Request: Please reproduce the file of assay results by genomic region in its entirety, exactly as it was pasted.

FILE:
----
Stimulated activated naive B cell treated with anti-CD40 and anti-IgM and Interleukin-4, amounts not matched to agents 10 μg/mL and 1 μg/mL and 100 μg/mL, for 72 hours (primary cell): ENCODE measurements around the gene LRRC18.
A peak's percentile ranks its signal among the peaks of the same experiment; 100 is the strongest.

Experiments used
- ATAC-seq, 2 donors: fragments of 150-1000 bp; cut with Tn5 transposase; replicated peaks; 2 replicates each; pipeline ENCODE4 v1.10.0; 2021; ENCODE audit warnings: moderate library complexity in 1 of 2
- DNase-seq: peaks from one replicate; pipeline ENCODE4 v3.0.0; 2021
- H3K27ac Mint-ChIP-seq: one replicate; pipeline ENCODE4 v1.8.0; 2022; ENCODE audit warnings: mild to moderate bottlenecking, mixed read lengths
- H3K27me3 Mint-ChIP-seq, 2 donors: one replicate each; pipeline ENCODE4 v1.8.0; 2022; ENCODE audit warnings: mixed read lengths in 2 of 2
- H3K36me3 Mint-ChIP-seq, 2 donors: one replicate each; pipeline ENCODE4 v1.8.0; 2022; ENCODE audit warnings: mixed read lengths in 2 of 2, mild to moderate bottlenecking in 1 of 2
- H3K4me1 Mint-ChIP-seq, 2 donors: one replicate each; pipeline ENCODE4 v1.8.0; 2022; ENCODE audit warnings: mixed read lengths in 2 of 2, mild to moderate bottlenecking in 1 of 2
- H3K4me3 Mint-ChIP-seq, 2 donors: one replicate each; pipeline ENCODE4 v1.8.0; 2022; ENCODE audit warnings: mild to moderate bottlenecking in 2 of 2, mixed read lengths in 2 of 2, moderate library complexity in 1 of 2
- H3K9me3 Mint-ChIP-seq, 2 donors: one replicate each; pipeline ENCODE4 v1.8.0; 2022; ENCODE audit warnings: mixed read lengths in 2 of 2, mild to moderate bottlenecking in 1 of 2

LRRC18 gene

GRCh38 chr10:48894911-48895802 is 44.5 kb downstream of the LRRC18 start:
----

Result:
Stimulated activated naive B cell treated with anti-CD40 and anti-IgM and Interleukin-4, amounts not matched to agents 10 μg/mL and 1 μg/mL and 100 μg/mL, for 72 hours (primary cell): ENCODE measurements around the gene LRRC18.
A peak's percentile ranks its signal among the peaks of the same experiment; 100 is the strongest.

Experiments used
- ATAC-seq, 2 donors: fragments of 150-1000 bp; cut with Tn5 transposase; replicated peaks; 2 replicates each; pipeline ENCODE4 v1.10.0; 2021; ENCODE audit warnings: moderate library complexity in 1 of 2
- DNase-seq: peaks from one replicate; pipeline ENCODE4 v3.0.0; 2021
- H3K27ac Mint-ChIP-seq: one replicate; pipeline ENCODE4 v1.8.0; 2022; ENCODE audit warnings: mild to moderate bottlenecking, mixed read lengths
- H3K27me3 Mint-ChIP-seq, 2 donors: one replicate each; pipeline ENCODE4 v1.8.0; 2022; ENCODE audit warnings: mixed read lengths in 2 of 2
- H3K36me3 Mint-ChIP-seq, 2 donors: one replicate each; pipeline ENCODE4 v1.8.0; 2022; ENCODE audit warnings: mixed read lengths in 2 of 2, mild to moderate bottlenecking in 1 of 2
- H3K4me1 Mint-ChIP-seq, 2 donors: one replicate each; pipeline ENCODE4 v1.8.0; 2022; ENCODE audit warnings: mixed read lengths in 2 of 2, mild to moderate bottlenecking in 1 of 2
- H3K4me3 Mint-ChIP-seq, 2 donors: one replicate each; pipeline ENCODE4 v1.8.0; 2022; ENCODE audit warnings: mild to moderate bottlenecking in 2 of 2, mixed read lengths in 2 of 2, moderate library complexity in 1 of 2
- H3K9me3 Mint-ChIP-seq, 2 donors: one replicate each; pipeline ENCODE4 v1.8.0; 2022; ENCODE audit warnings: mixed read lengths in 2 of 2, mild to moderate bottlenecking in 1 of 2

LRRC18 gene

GRCh38 chr10:48894911-48895802 is 44.5 kb downstream of the LRRC18 start: